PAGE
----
Rest assured that while Loss of Empire poses a challenge to African American leadership, it is not simply another progressive effort to blame Black people for the seeming decline of radicalism in the U.S. - a move that is becoming all too common among the multiracial left.  Indeed, Gaither has plenty to say about antiblack racism and the left, particularly in the third essay, "African American Leadership Responses to the Increasing Significance of Whiteness."  Here he gives some pointed criticisms of the shared discourses and/or political stances between white liberals and leftists and that of prominent members of the Black intelligentsia, including Drs. William Julius Wilson, Manning Marable, and Cornel West. Chapter three also addresses how anarchists, multiracialism, and non-Black people of color contribute to the "increasing significance of whiteness" that undermines Black radicalism. 

In regard to non-Black people of color and specifically, immigrants of color, Gaither has some choice words for us:

"Immigrant activists...seem to identify with an imagined hip-hop community, and enough have participated in various anarchist formations to now begin the process of reformulating their own ‘people of color'' collectives that promise to maintain the same racial hierarchies as their parent organizations. The main concern is the need for increased political space, which they mistakenly believe African Americans have monopolized. Young black activists, however, are in urgent need of clarity regarding who their global allies are, for they might find themselves in bed with strange bedfellows at a critical moment in history...No longer can we simply look at racism as a power relationship between whites and blacks. Serious thought must be given to the manner in which new immigrants have subscribed to the logic of antiblackness in ways that are perhaps more complicated than the traditional forms of white supremacy."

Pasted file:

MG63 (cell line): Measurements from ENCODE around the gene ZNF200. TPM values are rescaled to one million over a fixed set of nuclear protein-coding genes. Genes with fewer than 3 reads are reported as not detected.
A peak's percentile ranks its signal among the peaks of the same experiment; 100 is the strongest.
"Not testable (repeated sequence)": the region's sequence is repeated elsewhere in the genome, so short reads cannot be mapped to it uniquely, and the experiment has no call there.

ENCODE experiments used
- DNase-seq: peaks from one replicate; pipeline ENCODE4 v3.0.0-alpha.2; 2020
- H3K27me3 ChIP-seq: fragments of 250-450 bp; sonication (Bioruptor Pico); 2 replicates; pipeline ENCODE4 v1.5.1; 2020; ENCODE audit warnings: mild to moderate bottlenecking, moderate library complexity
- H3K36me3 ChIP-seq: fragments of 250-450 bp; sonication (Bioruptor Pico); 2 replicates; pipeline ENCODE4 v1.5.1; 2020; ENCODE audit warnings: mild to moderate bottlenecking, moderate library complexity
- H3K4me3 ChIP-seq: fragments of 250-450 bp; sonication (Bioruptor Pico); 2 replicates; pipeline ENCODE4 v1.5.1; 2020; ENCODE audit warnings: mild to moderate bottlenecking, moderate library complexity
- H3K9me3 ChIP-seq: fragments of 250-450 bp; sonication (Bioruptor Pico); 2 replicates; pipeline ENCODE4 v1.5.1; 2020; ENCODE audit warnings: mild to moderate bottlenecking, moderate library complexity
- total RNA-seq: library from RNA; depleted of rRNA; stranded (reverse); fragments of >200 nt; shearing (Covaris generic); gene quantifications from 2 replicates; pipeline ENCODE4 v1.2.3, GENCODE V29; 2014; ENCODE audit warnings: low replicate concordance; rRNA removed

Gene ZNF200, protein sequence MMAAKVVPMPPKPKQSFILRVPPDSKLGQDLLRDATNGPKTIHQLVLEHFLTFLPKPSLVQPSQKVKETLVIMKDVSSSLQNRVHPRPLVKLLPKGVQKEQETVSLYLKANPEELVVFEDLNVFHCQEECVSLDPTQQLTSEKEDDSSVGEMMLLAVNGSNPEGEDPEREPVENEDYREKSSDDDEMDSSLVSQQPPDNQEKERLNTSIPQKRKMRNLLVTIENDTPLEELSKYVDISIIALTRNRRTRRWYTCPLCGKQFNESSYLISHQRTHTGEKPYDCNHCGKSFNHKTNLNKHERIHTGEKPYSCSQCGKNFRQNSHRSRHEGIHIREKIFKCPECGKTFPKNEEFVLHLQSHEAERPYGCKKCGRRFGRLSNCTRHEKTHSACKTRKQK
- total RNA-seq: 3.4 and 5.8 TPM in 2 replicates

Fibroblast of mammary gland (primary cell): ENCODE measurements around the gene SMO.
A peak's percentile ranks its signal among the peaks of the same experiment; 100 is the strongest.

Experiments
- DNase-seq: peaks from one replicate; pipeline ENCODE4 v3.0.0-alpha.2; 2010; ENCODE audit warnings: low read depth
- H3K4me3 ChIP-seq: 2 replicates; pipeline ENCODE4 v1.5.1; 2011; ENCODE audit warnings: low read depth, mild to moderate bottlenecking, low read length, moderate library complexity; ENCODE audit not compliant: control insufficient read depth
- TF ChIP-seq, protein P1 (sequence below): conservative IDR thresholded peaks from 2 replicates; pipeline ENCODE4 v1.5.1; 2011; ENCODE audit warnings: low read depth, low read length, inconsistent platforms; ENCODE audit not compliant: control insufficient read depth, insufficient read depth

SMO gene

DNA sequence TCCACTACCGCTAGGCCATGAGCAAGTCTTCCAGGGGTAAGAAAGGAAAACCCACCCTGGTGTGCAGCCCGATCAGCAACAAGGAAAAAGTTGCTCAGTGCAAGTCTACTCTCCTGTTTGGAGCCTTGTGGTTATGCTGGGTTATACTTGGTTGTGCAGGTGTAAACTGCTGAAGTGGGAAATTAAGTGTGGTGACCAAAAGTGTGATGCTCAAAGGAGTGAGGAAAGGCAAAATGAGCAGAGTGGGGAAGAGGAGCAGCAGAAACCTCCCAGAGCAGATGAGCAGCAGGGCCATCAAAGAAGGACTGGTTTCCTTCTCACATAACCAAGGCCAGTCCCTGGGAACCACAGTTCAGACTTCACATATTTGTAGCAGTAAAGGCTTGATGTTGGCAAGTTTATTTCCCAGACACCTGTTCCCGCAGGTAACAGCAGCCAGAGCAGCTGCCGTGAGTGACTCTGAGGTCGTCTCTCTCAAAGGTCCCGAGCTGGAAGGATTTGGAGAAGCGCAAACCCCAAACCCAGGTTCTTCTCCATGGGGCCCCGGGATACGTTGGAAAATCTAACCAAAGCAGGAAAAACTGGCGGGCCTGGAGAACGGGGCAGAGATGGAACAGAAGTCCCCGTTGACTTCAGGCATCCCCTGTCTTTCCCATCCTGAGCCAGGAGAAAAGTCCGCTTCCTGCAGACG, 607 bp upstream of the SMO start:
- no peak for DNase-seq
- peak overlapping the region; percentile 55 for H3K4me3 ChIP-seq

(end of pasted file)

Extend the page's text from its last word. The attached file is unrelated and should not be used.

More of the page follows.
"Gaither is most concerned with the inability, and perhaps even unwillingness, of African American leaders to come up with effective strategies for mobilizing resistance to anti-Black and state violence."